The demands of shoppers have never been greater. Traditionally, good customer service lay at the heart of a good in-store experience. However, a customised range, easy-to-navigate layout and contactless payment options are now seen as essential features for the average convenience store. Shoppers are seeking more inspiration and it is now more important than ever to get the in-store experience right, writes HIM’s Laura Solomon.

The task of crafting the ultimate in-store experience is not a simple one. However, HIM has identified five top factors that shoppers value the most. These are: ease of shop; staff friendliness and helpfulness; speed of service; clear signage; and cleanliness of store.

For the first time ever, ease of shop has been voted of priority importance by shoppers. Enhancing ease of shop can encourage upselling opportunities for a range of missions. For example, 88% of breakfast-to-go shoppers do not buy a hot drink to go, while more than half of lunch-to-go shoppers do not buy soft drinks. Retailers should direct personal messaging to shoppers and inspire with displays to interrupt and tempt. It is also key to maximise space by creating secondary locations that feature multiple categories such as a Big Night In location with alcohol, crisps and snacks and confectionery. Placing alcohol in secondary locations can also drive category penetration by 5%.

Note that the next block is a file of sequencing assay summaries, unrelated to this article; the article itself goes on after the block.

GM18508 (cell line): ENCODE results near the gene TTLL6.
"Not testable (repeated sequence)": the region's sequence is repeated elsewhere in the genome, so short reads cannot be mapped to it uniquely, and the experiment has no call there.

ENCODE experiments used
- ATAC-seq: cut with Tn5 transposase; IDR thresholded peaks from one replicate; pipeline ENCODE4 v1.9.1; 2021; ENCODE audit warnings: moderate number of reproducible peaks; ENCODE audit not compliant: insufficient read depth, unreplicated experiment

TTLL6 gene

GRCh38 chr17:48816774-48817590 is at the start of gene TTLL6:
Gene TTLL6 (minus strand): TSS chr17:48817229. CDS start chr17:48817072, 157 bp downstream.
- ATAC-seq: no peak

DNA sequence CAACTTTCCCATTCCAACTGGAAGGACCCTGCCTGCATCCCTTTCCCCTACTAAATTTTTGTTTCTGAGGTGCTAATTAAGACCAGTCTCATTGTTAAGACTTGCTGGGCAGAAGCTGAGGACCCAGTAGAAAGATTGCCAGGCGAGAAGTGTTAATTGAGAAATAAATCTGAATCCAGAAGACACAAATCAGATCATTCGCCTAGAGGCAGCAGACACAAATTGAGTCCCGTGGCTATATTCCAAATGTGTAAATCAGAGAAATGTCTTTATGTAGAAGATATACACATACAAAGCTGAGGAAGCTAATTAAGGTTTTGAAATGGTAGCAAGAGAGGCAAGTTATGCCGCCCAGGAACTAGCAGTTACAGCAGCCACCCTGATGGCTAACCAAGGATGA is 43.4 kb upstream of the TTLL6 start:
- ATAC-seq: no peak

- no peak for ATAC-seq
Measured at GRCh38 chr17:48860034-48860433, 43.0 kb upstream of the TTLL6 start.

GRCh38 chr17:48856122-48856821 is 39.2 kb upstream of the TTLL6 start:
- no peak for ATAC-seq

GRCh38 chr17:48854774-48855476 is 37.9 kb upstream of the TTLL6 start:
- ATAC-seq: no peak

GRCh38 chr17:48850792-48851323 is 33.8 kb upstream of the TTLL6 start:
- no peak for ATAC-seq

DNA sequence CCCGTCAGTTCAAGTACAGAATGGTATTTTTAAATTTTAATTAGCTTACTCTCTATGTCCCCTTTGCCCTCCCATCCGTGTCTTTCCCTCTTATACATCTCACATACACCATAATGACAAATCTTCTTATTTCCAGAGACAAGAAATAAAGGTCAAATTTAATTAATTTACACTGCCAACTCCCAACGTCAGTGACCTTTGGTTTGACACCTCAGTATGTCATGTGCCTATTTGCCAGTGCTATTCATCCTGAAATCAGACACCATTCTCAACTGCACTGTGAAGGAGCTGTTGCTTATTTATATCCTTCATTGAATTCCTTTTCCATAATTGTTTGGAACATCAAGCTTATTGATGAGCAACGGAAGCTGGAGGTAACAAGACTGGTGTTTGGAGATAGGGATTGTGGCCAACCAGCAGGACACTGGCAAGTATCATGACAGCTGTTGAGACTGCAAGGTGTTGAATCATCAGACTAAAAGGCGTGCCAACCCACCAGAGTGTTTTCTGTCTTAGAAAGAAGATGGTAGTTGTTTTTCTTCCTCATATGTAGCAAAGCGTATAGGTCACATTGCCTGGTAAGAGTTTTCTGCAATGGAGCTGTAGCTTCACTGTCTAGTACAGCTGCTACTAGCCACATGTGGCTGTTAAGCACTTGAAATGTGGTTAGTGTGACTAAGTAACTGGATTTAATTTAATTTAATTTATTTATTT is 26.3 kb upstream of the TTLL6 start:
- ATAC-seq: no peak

The blurring of retail, food to go and dining channels is now on the rise and offers optimum convenience. Exciting examples are emerging of retailers modifying the store environment to create theatre and make shoppers’ visits more memorable. Eat 17, a family-run Spar in Hackney, East London, features a florist, burger bar and refillable wine station, and even screens movies in store. Premier Whitstone Village Stores in Cornwall has recently incorporated a café and lounge bar to serve the local community.

With shoppers expecting more, retailers should enhance their store environment to inform, interrupt and inspire. Creating an experience that is unique to their neighbourhood should prevent shoppers going elsewhere.